They say in physics that each action has an equal and opposite reaction. The same is true in poker – for every dollar won, there must be a dollar lost (rake notwithstanding). I'm no physicist, but I am a poker player. As a poker player, I read books. Pretty much every book on poker I have ever read talks about only one side of the poker equation – the winning side. Finally, I have found a book that approaches things from the opposite side of the equation. Instead of telling you how to win, two authors have attempted to tell you why you lose.
In Why You Lose at Poker, Russ Fox and Scott Harker attempt to nail down the most common causes of losing. Most books seem to act as if you do what they say, you can fill your boat with gold. These guys attempt to say 'hey – no matter how much gold you may have in your boat – if you don't fill the holes…you'll eventually sink'.
I have reviewed Fox & Harker's books before, and in a sense I think this book is valuable for the same reason their last one is, which is the way they go about making the points they make. All the real life club examples feature a cast of characters who playing tendencies are described at the beginning of the book. This has been done before – Phil Hellmuth's labeling of players by animal type comes to mind. But the characters in this book in my opinion are an excellent cross section of the people you seeing playing in the cards clubs of today, and that's why I think some of their observations are so relevant.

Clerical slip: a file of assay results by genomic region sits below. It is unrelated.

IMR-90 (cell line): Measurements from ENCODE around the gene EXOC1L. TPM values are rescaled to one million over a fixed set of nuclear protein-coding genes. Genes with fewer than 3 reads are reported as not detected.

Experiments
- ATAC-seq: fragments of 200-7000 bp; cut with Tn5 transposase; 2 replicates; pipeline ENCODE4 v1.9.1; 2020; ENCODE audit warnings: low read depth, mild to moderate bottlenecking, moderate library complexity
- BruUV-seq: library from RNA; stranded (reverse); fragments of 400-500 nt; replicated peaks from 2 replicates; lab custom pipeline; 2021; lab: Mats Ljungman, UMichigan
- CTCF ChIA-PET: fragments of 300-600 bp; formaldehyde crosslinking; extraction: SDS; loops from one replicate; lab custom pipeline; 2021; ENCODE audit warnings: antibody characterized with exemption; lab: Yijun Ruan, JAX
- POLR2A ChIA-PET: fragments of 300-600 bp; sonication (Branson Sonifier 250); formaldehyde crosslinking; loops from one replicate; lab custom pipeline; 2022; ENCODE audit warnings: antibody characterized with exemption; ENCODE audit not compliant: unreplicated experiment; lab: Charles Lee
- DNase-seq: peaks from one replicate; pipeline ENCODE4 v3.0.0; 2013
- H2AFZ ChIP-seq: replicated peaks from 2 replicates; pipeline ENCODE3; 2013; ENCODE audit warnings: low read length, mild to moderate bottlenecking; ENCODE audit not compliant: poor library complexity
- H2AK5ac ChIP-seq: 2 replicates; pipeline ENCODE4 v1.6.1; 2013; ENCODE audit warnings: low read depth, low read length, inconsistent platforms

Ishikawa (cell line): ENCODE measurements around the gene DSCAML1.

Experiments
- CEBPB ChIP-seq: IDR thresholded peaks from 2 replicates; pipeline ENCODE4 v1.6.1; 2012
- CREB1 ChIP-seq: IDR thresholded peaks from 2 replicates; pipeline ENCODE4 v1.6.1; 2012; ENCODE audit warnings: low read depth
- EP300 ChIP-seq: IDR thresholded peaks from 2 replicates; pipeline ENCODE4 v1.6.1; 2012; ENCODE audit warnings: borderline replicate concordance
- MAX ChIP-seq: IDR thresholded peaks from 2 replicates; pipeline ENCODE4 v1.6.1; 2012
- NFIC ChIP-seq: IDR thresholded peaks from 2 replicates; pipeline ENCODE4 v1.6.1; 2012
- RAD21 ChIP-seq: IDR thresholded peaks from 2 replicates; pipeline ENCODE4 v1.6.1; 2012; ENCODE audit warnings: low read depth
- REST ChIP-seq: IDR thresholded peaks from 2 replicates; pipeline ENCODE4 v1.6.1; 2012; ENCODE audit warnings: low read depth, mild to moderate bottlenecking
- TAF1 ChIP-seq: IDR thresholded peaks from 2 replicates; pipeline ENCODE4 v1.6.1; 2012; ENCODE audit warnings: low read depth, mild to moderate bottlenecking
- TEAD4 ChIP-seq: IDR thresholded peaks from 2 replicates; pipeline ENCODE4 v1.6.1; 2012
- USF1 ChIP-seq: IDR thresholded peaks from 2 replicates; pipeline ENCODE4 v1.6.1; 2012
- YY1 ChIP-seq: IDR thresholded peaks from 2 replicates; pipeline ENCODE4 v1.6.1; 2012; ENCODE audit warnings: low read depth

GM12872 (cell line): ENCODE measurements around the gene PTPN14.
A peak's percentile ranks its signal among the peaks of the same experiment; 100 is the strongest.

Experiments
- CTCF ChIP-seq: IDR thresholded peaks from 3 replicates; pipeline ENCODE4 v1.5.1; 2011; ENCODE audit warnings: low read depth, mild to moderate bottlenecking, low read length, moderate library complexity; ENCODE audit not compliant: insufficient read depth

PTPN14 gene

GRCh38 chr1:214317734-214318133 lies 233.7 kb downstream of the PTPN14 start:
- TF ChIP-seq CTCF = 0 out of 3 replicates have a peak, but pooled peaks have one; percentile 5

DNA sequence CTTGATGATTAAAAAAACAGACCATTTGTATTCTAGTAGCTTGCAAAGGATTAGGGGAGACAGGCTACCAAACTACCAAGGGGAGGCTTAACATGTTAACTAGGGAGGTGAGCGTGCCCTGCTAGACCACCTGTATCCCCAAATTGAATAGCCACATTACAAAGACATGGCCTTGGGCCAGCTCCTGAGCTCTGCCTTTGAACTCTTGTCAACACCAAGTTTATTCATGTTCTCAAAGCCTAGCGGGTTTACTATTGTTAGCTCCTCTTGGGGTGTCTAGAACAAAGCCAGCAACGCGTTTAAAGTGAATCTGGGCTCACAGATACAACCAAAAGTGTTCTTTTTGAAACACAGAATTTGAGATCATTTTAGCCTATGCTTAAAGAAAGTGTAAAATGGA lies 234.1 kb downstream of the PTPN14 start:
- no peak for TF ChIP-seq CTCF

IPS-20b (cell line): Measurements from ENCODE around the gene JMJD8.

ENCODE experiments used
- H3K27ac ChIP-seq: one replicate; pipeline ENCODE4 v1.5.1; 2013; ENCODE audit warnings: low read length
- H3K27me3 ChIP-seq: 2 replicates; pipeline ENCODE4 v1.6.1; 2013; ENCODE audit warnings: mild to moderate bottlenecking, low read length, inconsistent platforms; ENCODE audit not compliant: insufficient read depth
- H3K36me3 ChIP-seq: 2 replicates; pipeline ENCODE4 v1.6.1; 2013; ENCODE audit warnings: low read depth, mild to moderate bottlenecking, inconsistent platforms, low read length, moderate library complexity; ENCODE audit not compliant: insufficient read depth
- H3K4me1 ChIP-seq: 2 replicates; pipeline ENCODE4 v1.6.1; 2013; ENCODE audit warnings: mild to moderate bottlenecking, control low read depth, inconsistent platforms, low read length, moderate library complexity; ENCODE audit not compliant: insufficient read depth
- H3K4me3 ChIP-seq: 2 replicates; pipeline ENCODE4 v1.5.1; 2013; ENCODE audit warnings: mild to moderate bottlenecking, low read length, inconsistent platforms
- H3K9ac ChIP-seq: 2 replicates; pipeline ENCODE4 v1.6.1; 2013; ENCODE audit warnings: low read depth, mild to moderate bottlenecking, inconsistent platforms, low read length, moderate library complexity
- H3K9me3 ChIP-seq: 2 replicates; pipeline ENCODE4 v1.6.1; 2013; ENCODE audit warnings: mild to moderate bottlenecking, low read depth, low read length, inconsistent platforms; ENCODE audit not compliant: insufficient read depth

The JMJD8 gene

Fox & Harker's last book forced you to think about yourself, and I think this book forces you to think about your play. Sections like 'losing because you make incorrect bets in big bet poker' and 'the money you lose with poor bluffing habits' address many of the pitfalls of playing in the modern gladiator arenas known as today's card clubs.
The advice is well thought out, but more importantly current and therefore relevant. Since the advice comes from the perspective of losing - rather than how to win, it forces the reader to think about the issues from a different perspective. It is this perspective change that I think makes the book worth the $20 you shell out for it. Much of the material has been said in one form or another in the countless number of strategy books that have come out in recent years, but sometimes when you look at things from a different perspective, you learn in a new and different way.
The hand analysis is solid, but at times I did find it hard to stay focused on, as I found the minutia sometimes overpowered the focal point of the analysis. You definitely get your money's worth with the hand analysis – provided you can follow along.
If I could describe this book in one word, it would be the previously mentioned word relevant. These guys are clearly out in the trenches of the poker world, and they seem to have a good insight into how to survive those trenches. It is clear that these two have played a lot, and I find their language simple, and their message(s) to the point.
This probably isn't the best book for those new to the game, but if you have been playing a while, and especially if you find yourself in the middle of a bad run, the book is probably worth the investment. Who knows, it may have an equal and opposite effect on your bankroll.
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